A Brief History of Yamaha Pianos

A Brief History of Yamaha Pianos

In 1887, Yamaha was established (initially as Nippon Gakki Company Ltd.) as a manufacturer of reed organs. As the piano became more popular towards the end of the 19th century, Yamaha switched focus to pianos. The advent of the First World War was advantageous to the company, as Japanese industry flourished during this period, and Yamaha pianos began to dominate the market in areas without traditional supply sources, such as wider Asia. By 1920, it is estimated that over 1,200 Yamaha pianos were being produced every year. While the firm has gone on to manufacture a number of different products encompassing a wide range of technologies, Yamaha pianos still remain their initial focus as reflected in the company logo, which depicts a trio of pitch tuning forks.

Trouble ensued for the firm as the 1920s progressed. Their new manufacturing plant in Nakazawa was gutted by a fire, and the main factory in Hamasatsu was also destroyed in a similar manner. Both events occurred in 1922. The following year, further factories and offices were ruined in the Great Kanto earthquake.

Kaichi Kawakami took over the role as president of the company towards the end of the decade, and proved successful in remodelling the company and slashing the costs of Yamaha piano production, which enabled the firm to pay off many of the debts accrued in the previous years.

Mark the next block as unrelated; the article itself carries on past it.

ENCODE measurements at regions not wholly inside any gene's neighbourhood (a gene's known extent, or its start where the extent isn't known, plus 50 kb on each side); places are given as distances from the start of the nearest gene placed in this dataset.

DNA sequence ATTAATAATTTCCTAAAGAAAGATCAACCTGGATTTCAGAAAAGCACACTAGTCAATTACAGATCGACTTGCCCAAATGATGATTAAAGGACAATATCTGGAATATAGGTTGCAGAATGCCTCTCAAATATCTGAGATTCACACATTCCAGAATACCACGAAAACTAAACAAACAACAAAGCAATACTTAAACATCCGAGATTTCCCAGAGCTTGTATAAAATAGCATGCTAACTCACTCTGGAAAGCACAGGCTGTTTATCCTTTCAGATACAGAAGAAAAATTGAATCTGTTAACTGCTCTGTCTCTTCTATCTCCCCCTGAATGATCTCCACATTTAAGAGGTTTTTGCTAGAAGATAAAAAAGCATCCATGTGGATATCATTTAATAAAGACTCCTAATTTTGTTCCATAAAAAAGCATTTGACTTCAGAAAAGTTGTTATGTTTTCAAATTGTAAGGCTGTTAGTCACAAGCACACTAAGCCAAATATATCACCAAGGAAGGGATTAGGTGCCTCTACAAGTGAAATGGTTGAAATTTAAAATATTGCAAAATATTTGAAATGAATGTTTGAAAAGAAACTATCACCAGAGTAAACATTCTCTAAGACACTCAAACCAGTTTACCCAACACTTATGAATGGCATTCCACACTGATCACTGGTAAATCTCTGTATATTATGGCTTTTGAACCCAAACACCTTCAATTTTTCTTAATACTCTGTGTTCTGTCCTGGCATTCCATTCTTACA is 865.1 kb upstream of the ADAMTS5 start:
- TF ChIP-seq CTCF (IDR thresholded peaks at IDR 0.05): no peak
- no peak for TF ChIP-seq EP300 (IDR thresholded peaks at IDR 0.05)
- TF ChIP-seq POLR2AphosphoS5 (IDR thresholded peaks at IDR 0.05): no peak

Fast forward 30 years, and the success and growth in popularity of Yamaha pianos was still exponential. Gen’Ichi Kawakami became president of the firm in 1950, and by 1954 he had created the Yamaha piano music schools which facilitated in the training of young musicians in Western music. Gen’Ichi, son of Kaichi Kawakami, achieved much for the company in terms of scale of production and introduction to foreign markets. Innovative production techniques cut the production times of Yamaha pianos down to three months.

The firm earned a lucrative contract with the Los Angeles Board of Education in 1961, to manufacture and deliver a total of 57 grand pianos. The first Yamaha grand piano was unveiled in 1967.

The company then continued to push boundaries. In 1992, they unveiled the world's first ‘silent piano’ – a Yamaha piano which could be muted, in order to be heard through headphones.

The company still remains at the forefront of the industry today, and Yamaha pianos are synonymous with high quality and incredible design worldwide. While starting out as piano makers, Yamaha have gone on to become the largest suppliers of musical instruments on the planet today.